10:50:25 pm on
Monday 06 Dec 2021

Red Berets and Orange Socks
David Simmonds

No parades, no Tuesday concerts in the park, no community dinners, no Pumpkinfest: the pandemic has cut its swath through events that serve to maintain community spirit in Wellington.  When COVID-19 starts to fade away, as I assume it will someday, can people in Wellington draw on their personal reserves of goodwill and make the place hum again?  Of course, we can; this is Wellington.

Community spirit leads to spending money locally.

A community, with spirit, is a productive and thriving place where people are happy to put their money into circulation.  The sooner a community gets a dose of spirit, the sooner it can get back on its feet economically. Unlike Wellington, some communities need an injection of community spirit to pick themselves up off the floor. 

This has not gone unnoticed by the federal government. The Wellington times learned some of the details of its proposed response. The government is planning to introduce the Community Spirit Corps (CSC), a body that will be people by young people ages 18-to-25 who will receive a basic income to train to become Community Spirit Builders (CSBs).  

Once trained, their job will be simple. They will be sent into communities with a low Community Spirit Index (CSI), as measured by a new algorithm developed by Statistics Canada, which is based on 2020 Census data.  Ideally, there should be one CSB for every 100 Canadians whose community falls below the median CSI line. They are expected to take up their field assignments in June. 

CSBs will be tasked to whip up enthusiasm for volunteer activity to increase community spirit. That could involve organizing wiener roasts, quilting bees or euchre nights, anything that serves to bring a community together.  CSBs will stay in a community until its CSI is at or above that median level. 

Officials have assured us that this is a new programme no relation to the stillborn Canada Student Service Grant programme that was the subject of controversy in 2020.  This time, however, neither Bill Morneau nor any member of Justin Trudeau’s family is involved. The CSC will function like the Company of Young Canadians and Katimavik did in their day.

CSB training will be given by existing and newly hired federal government employees, many of whom will have experience in such community spirit building exercise as participation in campaigns for public office. The government, however, does not plan to reinvent the wheel. For example, whereas CSBs will be trained in the art of organizing bake sales; cookie, cake and pie recipes will be drawn from various local sources, such as Women’s Institute cookbooks.  Training of CSBs will begin in March and their first on the ground deployment will be in June.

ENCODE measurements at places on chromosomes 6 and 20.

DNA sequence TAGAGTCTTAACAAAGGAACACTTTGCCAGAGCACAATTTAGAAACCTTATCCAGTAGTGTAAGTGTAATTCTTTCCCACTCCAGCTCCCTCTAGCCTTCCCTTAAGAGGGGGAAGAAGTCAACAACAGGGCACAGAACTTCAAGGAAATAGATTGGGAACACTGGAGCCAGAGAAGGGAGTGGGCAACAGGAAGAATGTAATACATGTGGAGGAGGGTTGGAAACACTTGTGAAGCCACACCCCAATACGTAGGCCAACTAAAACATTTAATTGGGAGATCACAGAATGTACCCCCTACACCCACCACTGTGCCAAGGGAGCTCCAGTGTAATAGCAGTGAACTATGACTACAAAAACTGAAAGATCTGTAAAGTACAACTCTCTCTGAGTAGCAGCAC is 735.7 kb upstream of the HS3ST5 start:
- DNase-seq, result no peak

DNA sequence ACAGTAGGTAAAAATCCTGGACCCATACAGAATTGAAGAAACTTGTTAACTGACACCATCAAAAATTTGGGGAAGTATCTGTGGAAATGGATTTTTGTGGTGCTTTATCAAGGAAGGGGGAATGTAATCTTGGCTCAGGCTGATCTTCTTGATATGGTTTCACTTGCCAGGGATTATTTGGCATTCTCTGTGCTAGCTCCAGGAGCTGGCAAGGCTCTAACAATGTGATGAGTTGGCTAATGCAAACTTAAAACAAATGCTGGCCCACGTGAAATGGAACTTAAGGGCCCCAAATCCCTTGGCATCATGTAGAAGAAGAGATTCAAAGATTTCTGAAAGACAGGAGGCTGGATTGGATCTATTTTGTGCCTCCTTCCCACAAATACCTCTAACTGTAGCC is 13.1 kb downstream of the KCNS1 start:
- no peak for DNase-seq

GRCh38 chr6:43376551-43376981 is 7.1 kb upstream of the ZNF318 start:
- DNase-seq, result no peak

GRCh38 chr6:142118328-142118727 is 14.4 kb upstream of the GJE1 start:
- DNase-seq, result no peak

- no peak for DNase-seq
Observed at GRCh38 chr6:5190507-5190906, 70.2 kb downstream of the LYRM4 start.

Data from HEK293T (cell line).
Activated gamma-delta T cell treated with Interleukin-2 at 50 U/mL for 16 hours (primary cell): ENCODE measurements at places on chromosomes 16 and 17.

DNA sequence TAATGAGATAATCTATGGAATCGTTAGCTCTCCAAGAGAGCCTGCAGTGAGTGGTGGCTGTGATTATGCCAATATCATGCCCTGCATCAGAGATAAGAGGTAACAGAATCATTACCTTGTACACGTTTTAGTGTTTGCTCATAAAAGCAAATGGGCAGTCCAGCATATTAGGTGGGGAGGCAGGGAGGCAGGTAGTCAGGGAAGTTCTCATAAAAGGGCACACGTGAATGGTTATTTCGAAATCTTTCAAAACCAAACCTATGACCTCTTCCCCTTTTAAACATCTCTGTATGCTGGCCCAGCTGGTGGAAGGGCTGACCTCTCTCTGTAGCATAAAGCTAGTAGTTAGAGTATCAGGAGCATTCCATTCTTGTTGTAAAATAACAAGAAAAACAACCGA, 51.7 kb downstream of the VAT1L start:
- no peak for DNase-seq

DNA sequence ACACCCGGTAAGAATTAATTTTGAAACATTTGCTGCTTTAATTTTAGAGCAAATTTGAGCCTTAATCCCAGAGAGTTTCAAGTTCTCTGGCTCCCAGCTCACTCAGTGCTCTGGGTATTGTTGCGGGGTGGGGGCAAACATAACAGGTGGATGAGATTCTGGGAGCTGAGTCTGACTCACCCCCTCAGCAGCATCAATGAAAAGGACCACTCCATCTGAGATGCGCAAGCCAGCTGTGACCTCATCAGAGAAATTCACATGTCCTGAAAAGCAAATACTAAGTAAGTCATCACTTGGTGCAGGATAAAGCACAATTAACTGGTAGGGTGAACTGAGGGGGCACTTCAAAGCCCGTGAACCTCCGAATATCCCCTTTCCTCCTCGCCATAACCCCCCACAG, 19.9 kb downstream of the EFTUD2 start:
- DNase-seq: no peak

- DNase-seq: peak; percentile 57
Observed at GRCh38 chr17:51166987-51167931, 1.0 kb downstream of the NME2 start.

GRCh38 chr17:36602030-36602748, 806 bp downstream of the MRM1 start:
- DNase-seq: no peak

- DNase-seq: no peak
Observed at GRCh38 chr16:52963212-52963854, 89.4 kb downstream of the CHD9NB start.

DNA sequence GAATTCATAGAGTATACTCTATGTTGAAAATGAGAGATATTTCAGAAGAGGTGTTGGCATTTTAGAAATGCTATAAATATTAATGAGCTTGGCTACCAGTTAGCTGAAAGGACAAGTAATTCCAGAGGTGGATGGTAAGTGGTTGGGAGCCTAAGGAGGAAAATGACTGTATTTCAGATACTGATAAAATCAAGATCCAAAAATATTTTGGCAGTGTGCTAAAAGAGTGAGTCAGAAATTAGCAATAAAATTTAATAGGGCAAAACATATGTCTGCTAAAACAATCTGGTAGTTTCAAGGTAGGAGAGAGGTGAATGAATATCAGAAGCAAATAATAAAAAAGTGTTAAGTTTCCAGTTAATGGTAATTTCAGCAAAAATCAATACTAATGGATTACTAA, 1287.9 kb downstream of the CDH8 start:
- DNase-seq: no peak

One other important task of CSBs will be to write a weekly report to the CSC office. These reports will outline the initiatives taken during the week and list the names and addresses of people who have either jumped into the spirit raising effort with both feet and those that declined to respond with enthusiasm.  What use will be made of the list of names is unclear. 

CSBs will be recognizable by their distinctive red and white striped shirts and red berets.  As a condition of court from the NDP for the initiative, the uniform will also feature orange socks.  Lululemon has expressed interest in redesigning the CSB uniform if the contract goes out to tender. 

Reaction to the proposed policy has been mixed.  Some applaud the government for its return to the stimulation of youthful employment with economic value.  Others are more skeptical, noting community spirit isn’t something that can be brought into being by a government programme. 

Rather, community spirit develops organically as people get involved with their neighbours. schools, churches or service clubs.  And some people are uneasy about a youth corps being let loose on any community,

I’m looking for red berets already.

Personally, I would like to see the programme proceed. I can’t wait to see those red berets with orange socks in action; I’ll have to go out of town to so.  After all, this is Wellington, and we have an above average CSI score, don’t we?

Some readers seem intent on nullifying the authority of David Simmonds. The critics are so intense; Simmonds is cast as more scoundrel than scamp. He is, in fact, a Canadian writer of much wit and wisdom. Simmonds writes strong prose, not infrequently laced with savage humour. He dissects, in a cheeky way, what some think sacrosanct. His wit refuses to allow the absurdities of life to move along, nicely, without comment. What Simmonds writes frightens some readers. He doesn't court the ineffectual. Those he scares off are the same ones that will not understand his writing. Satire is not for sissies. The wit of David Simmonds skewers societal vanities, the self-important and their follies as well as the madness of tyrants. He never targets the outcasts or the marginalised; when he goes for a jugular, its blood is blue. David Simmonds, by nurture, is a lawyer. By nature, he is a perceptive writer, with a gimlet eye, a superb folk singer, lyricist and composer. He believes quirkiness is universal; this is his focus and the base of his creativity. "If my humour hurts," says Simmonds,"it's after the stiletto comes out." He's an urban satirist on par with Pete Hamill and Mike Barnacle; the late Jimmy Breslin and Mike Rokyo and, increasingly, Dorothy Parker. He writes from and often about the village of Wellington, Ontario. Simmonds also writes for the Wellington "Times," in Wellington, Ontario.

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